Why is the birth certificate not enough?
A birth certificate is merely a piece of paper (useful as it is) issued by an administrative body (the Department of Health in NY), but it does not confer a legal right of parentage. It creates only a presumption of parentage and for those in the LGBTQ community, relying on a mere presumptive parentage without a court order is risky. Certainly, a birth certificate can be used for many things such as getting a passport for a child, enrolling a child in school, getting medical treatment for a child, and more. But being on the birth certificate does not make you a legal parent.
I know: different-sex parents rely on “just a birth certificate” all the time and don’t need to pay a lawyer and take the time and expend the effort to get a court order. Why should I? Well, simply put, it comes down to the sad fact that the legal parentage of a different-sex couple (especially when no assisted reproduction was used) is highly unlikely to be challenged by anyone and they will only have to show a birth certificate to put any query to rest. But while Obergefell went a long way towards equalizing the LGBTQ community, it did not nearly erase every issue, discrimination still occurs, and states still have the right to implement their own laws on many things… including parentage. Challenges are still made each day to the family structure of LGBTQ families, where they are not made to families of others. And the future treatment and perception of these families is not guaranteed. (Just look at the current, new conservative make-up of our U. S. Supreme Court, and one has reason to feel insecure.) Therefore, more, stronger protection and proof of legal parentage is wise to protect LGBTQ families where the same cannot be said of a different-sex couple’s family.
Full faith and credit and can we rely?
The Full Faith and Credit Clause of the U.S. Constitution (Article 4, Section 1) is designed to preserve a person’s rights acquired or confirmed under judicial proceedings of one state, by requiring recognition of their validity in other states in the U.S.. So if a court process is held in a state (i.e., adoption proceeding or parentage proceeding) and a court order is issued (i.e., Order of Adoption or Judgment of Parentage), then even if the person obtaining the Order has moved to any other state in the U.S., every other state should recognize the right granted to that person in that Order.
So the theory is that once the members of a lesbian couple, for instance, has each established their parental rights as to their child in a court of law in a state such as New York through the issuance of a Judgment of Parentage (which is allowed in New York, provided certain eligibility requirements are met) or through a Second-Parent Adoption Order or Step-Parent Adoption Order (again, allowable in NY dependent on requirements), their right as a legal parent to that child cannot be disregarded or challenged should they move or travel to another state in the United States. So practically speaking, if that same lesbian couple is on vacation in a state which would not itself recognize two women as being parents of a child, and should the child become sick or injured in that state necessitating some intervention by a parent (such as to make a medical decision), that state should honor the New York order and grant each woman whatever privileges it would grant a legal parent, regardless of whether that state would itself have granted the two women legal parentage or not. And even if challenged along the way, the Order is most certainly more protective than a birth certificate alone.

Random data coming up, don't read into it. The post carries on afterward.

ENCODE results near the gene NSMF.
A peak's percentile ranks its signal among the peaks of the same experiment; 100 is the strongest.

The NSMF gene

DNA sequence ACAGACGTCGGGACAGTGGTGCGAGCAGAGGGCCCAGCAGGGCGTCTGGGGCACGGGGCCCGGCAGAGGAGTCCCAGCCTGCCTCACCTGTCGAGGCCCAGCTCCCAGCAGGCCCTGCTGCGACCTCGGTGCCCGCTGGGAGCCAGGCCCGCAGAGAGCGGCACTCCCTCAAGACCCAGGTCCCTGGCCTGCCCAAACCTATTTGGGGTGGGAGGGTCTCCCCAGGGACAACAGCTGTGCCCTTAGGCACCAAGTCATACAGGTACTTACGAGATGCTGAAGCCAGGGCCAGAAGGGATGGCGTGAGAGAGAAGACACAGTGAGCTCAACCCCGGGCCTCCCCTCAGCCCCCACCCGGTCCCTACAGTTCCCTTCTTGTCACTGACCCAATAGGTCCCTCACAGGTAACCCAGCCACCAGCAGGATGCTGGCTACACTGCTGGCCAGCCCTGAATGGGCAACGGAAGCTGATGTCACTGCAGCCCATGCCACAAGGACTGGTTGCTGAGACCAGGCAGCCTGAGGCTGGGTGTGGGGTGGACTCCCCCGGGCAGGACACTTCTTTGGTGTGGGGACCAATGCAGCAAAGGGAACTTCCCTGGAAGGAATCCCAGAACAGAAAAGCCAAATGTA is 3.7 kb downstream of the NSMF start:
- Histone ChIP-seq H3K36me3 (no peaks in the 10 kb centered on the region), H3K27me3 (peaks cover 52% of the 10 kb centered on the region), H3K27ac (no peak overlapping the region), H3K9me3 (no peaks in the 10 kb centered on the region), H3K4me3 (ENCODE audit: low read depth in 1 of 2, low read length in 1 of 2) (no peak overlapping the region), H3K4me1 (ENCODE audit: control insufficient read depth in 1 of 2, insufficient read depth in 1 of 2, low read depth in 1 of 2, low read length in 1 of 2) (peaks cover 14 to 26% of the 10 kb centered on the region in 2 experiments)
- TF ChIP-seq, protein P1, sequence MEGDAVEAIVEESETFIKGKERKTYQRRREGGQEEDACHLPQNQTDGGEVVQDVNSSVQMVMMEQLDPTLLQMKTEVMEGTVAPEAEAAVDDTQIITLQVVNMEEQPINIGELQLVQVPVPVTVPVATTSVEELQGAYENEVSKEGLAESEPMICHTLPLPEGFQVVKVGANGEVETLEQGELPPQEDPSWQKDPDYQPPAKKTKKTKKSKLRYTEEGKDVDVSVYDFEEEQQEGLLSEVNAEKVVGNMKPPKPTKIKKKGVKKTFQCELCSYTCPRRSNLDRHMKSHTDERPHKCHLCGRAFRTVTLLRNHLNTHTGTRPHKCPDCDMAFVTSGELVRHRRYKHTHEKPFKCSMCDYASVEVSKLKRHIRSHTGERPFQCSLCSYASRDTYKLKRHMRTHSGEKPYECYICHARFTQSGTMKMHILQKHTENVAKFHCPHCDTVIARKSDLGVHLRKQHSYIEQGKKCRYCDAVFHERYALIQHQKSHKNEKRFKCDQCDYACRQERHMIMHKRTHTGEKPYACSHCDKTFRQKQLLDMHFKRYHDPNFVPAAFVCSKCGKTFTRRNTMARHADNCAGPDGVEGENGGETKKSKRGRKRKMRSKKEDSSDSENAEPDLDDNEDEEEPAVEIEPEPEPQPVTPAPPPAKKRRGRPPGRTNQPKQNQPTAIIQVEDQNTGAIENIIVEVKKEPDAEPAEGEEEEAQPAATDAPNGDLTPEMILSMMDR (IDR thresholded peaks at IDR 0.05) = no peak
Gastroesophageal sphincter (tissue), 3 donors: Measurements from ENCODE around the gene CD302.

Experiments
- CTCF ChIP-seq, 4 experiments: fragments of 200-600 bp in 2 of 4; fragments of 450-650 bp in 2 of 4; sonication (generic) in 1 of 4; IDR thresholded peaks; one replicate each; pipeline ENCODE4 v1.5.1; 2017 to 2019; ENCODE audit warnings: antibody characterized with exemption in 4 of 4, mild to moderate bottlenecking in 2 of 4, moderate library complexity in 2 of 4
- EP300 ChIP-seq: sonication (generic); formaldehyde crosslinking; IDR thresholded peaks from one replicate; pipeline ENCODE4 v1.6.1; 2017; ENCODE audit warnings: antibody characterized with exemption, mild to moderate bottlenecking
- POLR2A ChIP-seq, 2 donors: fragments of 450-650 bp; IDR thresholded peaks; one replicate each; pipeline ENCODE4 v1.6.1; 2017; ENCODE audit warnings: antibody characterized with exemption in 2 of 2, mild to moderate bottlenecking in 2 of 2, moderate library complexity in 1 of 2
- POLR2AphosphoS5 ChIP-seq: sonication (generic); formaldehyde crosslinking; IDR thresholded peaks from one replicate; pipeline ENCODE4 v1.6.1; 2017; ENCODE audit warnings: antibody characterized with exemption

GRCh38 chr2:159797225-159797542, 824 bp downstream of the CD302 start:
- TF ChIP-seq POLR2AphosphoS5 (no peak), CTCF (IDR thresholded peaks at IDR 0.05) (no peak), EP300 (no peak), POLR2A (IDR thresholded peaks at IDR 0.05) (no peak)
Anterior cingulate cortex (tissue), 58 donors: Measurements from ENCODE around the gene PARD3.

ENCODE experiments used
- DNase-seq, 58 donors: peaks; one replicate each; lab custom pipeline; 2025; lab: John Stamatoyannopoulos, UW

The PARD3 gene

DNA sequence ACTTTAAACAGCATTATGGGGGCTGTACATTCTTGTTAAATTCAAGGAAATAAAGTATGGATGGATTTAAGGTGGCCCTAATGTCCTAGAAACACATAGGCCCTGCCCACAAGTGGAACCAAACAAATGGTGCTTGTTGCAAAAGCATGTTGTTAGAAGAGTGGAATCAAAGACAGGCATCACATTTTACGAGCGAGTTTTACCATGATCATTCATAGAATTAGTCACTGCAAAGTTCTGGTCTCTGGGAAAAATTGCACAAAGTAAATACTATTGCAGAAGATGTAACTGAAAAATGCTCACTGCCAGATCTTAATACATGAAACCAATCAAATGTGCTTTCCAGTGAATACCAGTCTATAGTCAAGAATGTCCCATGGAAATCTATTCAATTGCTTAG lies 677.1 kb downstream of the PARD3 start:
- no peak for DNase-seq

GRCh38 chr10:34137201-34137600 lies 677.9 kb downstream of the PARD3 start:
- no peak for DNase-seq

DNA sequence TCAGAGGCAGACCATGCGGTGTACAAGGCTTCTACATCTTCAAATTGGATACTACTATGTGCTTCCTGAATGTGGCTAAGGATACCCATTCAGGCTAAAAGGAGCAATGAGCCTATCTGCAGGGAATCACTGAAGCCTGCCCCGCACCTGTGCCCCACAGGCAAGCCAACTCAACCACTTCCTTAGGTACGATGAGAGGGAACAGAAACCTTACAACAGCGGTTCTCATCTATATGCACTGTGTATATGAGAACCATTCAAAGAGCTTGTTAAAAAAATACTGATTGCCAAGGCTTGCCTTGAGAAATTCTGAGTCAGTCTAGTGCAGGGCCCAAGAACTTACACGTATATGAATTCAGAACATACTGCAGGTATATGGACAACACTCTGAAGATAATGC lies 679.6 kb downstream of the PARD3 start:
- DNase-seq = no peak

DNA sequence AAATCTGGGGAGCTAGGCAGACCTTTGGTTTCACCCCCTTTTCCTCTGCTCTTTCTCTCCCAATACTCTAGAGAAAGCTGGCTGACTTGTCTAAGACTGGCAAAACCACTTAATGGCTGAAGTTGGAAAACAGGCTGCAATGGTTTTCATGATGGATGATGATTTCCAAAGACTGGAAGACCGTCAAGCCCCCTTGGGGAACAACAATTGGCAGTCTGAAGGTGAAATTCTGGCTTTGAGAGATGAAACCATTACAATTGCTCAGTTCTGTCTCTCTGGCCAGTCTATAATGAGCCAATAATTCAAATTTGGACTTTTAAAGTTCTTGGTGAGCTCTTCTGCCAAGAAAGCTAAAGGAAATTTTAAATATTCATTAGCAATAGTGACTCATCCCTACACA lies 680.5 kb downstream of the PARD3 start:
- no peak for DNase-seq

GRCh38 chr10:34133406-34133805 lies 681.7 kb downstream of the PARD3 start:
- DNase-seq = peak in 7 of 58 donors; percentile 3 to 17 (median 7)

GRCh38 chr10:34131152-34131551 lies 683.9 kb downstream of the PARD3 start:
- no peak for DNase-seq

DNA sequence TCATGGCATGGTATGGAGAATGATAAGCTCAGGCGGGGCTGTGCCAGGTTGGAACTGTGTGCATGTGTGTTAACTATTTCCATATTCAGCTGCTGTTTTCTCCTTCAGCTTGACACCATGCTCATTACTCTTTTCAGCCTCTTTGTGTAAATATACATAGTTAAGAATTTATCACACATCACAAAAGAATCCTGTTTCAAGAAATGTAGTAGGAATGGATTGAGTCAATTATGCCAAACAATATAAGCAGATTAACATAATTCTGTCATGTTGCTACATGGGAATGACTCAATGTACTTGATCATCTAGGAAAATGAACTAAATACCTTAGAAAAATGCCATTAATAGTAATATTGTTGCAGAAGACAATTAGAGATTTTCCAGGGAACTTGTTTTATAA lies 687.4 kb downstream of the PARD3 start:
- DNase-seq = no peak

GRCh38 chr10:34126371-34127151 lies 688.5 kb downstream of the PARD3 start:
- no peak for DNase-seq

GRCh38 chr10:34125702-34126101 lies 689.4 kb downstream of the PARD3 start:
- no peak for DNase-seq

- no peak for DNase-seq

Second-Parent Adoption or Step-Parent Adoption are other alternatives which may be right for certain people, in certain circumstances (especially those with international aspirations or connections), but that too results in a court order which again, should be given full faith and credit in the United States.
What to do?
The laws of every state differ. But the fact that LGBTQ parents today need to do more than non-LGBTQ parents to protect their families, is a sad yet true fact of the times. Perhaps one day it will not be so. But for today, those in the LGBTQ community wishing to secure their parentage should consult with a family formation attorney licensed in their state to discuss their specific situation and if right for them, pursue a court order declaring them as a parent through a Judgment of Parentage or an Order of Adoption. In New York, both are available options with their own eligibility requirements. Following some changes made to NY law in February 2021, many in these situations now have a chance to obtain a parentage order after the birth of their children (being able to much more easily now secure their parentage to their already-born young children, without the need for an adoption in many cases) or while pregnant with an anticipated child, before the birth. Many states now have a parentage option available, and several allow for it to be decided even before the child is born, which is a great way to give yourself and your child a clearly defined legal connection—from the start!
*This is for informational purposes only, and not intended to be legal advice. Always seek the advice of an attorney licensed in your state to explain your options and decide what’s right for you.
Jennifer Maas, Esq. is a family formation attorney in New York. She founded and runs the Law Office of Jennifer P. Maas, PLLC, a small, boutique law firm focused on providing specialized attention and compassionate representation to all people looking to start or grow their families in New York. You can learn more about her and her practice at: www.JPMfertilitylaw.com